Reinventing has been my most successful endeavor, I think. It is especially good with leftover meat dishes from restaurants. My leftover steak from Benjy's? I put it in my omelet the next day. My leftovers from the Vietnamese place? Omelet. My leftovers from my fajitas? Stir-fry, though they might've made a nice omelet too, I don't know. I put leftover chicken on salads. Leftover ribs can become pulled pork sandwiches. The list goes on. My biggest problem is just not knowing how to make it different from what I was already eating, but throwing stuff in my omelets seems to work pretty well as a fallback plan for now.
Freezing things has also worked pretty well. I already freeze my pizza dough because it makes enough for two large pizzas, but now I've started freezing it in smaller portions and I make mini-pizzas. I've also been making batches of pancakes and freezing whatever I don't eat. This has been the best thing ever because it makes making breakfast so easy. I just pop a couple in the microwave and BAM! Breakfast is served.
I added banana slices one time but I don't think they froze as well. They were excellent fresh though!
Whole Wheat Pancakes (From Better Homes and Gardens, p. 137)
1 3/4 cups whole wheat flour
2 tablespoons packed brown sugar
1 tablespoon baking powder
1/4 teaspoon salt
1 egg, slightly beaten
1 1/2 cups milk
3 tablespoons cooking oil
1. In a large bowl stir together flour, sugar, baking powder, and salt. In another bowl use a fork to combine egg, milk, and oil. Add egg mixture all at once to flour mixture. Stir just until moistened (batter should be slightly lumpy). If desired, stir in desired fruit.
2. For each standard-size pancake, pour about 1/4 cup batter onto a hot, lightly greased griddle or heavy skillet, spreading batter if necessary. For dollar-size pancakes, use about 1 tablespoon batter. Cook over medium heat for 1 to 2 minutes on each side or until pancakes are golden brown, turning to second side when pancakes have bubbly surfaces and edges are slightly dry. Serve warm. If desired, top with syrup.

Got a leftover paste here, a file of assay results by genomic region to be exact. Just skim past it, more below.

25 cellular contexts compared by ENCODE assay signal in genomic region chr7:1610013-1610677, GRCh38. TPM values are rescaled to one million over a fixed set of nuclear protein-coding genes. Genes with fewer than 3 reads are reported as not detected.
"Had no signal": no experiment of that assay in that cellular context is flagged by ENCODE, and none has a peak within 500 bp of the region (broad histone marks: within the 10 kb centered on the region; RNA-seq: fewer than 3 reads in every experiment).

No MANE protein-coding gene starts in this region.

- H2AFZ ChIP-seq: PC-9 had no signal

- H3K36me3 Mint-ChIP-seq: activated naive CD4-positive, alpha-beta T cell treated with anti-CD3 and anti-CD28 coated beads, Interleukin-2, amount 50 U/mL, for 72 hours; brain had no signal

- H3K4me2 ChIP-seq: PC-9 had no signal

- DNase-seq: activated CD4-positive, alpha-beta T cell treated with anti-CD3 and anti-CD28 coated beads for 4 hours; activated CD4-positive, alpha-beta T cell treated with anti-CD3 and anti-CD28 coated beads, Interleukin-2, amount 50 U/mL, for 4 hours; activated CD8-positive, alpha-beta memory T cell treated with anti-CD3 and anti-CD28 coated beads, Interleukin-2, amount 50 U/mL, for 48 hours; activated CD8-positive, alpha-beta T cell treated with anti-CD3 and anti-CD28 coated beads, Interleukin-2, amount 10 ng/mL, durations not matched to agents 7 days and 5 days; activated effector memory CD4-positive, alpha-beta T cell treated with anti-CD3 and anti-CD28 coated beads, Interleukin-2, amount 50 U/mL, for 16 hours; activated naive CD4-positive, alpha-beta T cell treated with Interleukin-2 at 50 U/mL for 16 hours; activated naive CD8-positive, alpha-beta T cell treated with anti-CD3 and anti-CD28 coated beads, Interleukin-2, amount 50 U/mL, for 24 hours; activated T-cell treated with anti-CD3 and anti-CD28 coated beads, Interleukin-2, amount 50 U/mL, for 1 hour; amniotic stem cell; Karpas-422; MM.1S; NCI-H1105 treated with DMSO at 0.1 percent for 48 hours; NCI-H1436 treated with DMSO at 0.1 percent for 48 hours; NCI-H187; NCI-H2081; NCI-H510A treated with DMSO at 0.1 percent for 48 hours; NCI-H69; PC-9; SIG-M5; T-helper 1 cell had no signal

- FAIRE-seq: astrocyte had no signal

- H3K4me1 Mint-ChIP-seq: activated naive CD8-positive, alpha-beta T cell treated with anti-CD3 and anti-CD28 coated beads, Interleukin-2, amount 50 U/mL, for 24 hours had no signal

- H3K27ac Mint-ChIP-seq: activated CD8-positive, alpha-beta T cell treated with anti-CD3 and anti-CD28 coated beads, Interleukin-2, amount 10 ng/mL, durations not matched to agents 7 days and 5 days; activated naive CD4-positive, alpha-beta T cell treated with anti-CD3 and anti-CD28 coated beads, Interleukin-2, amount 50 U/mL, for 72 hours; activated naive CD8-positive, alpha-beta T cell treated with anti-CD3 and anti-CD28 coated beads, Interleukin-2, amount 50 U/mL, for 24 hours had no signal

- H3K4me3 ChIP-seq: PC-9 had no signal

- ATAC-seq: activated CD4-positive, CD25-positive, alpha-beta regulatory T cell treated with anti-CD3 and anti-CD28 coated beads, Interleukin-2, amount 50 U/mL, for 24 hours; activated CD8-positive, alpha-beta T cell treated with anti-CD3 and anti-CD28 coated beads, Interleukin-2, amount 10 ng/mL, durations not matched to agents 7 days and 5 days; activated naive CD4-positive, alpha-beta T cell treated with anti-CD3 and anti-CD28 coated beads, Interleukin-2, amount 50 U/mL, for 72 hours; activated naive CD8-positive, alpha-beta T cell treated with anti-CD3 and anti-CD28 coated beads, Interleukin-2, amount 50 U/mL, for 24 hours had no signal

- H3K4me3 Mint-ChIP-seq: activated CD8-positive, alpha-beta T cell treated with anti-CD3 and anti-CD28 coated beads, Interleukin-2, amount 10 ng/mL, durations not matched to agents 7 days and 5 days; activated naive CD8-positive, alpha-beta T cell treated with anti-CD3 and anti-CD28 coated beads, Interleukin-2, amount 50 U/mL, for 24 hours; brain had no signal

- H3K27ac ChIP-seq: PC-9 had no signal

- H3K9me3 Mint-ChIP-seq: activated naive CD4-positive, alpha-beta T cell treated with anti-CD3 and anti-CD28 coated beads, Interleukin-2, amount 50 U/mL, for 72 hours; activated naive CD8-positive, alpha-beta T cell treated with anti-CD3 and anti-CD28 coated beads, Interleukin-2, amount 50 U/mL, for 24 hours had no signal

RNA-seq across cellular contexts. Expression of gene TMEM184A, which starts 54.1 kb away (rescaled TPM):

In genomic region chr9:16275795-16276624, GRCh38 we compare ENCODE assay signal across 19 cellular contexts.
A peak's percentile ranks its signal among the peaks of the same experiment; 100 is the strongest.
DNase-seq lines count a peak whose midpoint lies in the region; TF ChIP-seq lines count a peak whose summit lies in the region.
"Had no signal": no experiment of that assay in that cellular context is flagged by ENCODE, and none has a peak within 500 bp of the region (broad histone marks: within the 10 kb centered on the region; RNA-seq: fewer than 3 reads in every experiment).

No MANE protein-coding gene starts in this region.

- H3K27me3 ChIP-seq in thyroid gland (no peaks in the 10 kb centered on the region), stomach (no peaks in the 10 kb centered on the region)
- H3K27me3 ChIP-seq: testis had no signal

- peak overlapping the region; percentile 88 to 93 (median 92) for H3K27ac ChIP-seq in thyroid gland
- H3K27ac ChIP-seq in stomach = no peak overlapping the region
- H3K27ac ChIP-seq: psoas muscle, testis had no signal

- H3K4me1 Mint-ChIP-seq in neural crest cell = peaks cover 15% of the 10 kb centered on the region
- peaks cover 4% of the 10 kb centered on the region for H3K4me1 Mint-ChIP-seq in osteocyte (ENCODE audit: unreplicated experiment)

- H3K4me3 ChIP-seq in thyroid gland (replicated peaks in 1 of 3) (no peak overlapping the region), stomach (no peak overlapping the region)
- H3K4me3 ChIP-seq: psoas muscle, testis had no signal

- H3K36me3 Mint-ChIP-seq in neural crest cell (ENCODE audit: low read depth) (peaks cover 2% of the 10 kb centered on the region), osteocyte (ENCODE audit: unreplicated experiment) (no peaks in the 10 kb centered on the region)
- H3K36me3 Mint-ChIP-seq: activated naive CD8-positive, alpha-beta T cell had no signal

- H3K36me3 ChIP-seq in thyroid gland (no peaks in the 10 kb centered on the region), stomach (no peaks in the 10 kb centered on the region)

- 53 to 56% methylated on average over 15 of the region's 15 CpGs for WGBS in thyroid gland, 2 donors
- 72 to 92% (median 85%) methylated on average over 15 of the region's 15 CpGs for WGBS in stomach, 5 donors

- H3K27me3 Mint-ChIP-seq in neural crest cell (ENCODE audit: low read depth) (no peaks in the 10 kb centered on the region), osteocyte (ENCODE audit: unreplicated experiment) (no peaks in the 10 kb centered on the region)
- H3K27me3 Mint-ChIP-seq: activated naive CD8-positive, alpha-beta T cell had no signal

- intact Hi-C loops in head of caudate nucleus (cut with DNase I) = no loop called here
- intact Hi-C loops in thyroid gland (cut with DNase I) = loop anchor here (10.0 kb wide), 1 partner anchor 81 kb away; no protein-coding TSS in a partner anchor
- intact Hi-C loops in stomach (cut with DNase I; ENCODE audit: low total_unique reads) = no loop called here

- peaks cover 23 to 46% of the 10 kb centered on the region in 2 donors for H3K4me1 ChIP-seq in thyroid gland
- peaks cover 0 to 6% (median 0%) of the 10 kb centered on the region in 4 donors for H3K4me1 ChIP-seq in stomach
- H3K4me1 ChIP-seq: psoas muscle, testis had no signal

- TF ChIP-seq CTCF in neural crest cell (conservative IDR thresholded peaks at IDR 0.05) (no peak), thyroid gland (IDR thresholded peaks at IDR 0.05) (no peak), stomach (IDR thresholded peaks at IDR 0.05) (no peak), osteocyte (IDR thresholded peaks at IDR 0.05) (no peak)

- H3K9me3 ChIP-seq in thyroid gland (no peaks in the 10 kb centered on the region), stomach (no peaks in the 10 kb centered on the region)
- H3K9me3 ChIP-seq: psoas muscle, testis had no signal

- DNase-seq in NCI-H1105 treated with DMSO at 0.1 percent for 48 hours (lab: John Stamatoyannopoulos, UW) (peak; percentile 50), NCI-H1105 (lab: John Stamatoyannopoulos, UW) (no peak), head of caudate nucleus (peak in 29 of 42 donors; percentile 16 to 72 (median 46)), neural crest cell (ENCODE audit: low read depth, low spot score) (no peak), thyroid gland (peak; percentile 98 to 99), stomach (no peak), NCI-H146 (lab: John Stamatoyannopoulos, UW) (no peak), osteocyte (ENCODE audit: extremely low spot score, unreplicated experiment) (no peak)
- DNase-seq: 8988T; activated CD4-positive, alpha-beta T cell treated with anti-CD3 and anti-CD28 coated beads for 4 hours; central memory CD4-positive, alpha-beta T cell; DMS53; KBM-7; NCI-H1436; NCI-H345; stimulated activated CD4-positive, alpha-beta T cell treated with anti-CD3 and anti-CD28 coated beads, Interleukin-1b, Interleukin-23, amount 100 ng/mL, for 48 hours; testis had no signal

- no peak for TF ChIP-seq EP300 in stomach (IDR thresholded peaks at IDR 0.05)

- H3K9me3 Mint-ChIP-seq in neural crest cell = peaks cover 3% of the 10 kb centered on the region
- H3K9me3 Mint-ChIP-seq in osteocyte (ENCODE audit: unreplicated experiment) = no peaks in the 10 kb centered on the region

Meatballs was another very freezable meal. I can add a few to spaghetti, make meatball subs, or just eat them by themselves. What I really like is that I can put all of them in one freezer bag and pull out just what I need.
Open-Faced Meatball Sandwich
Meatballs (from The Newlywed Cookbook, p. 72)
1 pound lean ground beef
1 small onion, diced (about 1/2 cup)
1/4 cup Italian-style dry bread crumbs
2 tablespoons chopped fresh Italian parsley (or just regular, dried parsley, or Italian seasoning)
1/2 teaspoon salt
1/4 teaspoon ground black pepper
2 teaspoons olive oil
1. In a large bowl, combine beef, onion, bread crumbs, egg, parsley, salt, and pepper. Mix well with your hands and form mixture into 16 2-inch meatballs.
2. Heat oil in a large non-stick skillet over medium heat. Add meatballs and sauté 5-7 minutes, or until browned on sides.
Top with marinara, cheese, etc. Same goes for the leftovers. Just dump whatever you want on them and throw them in the microwave.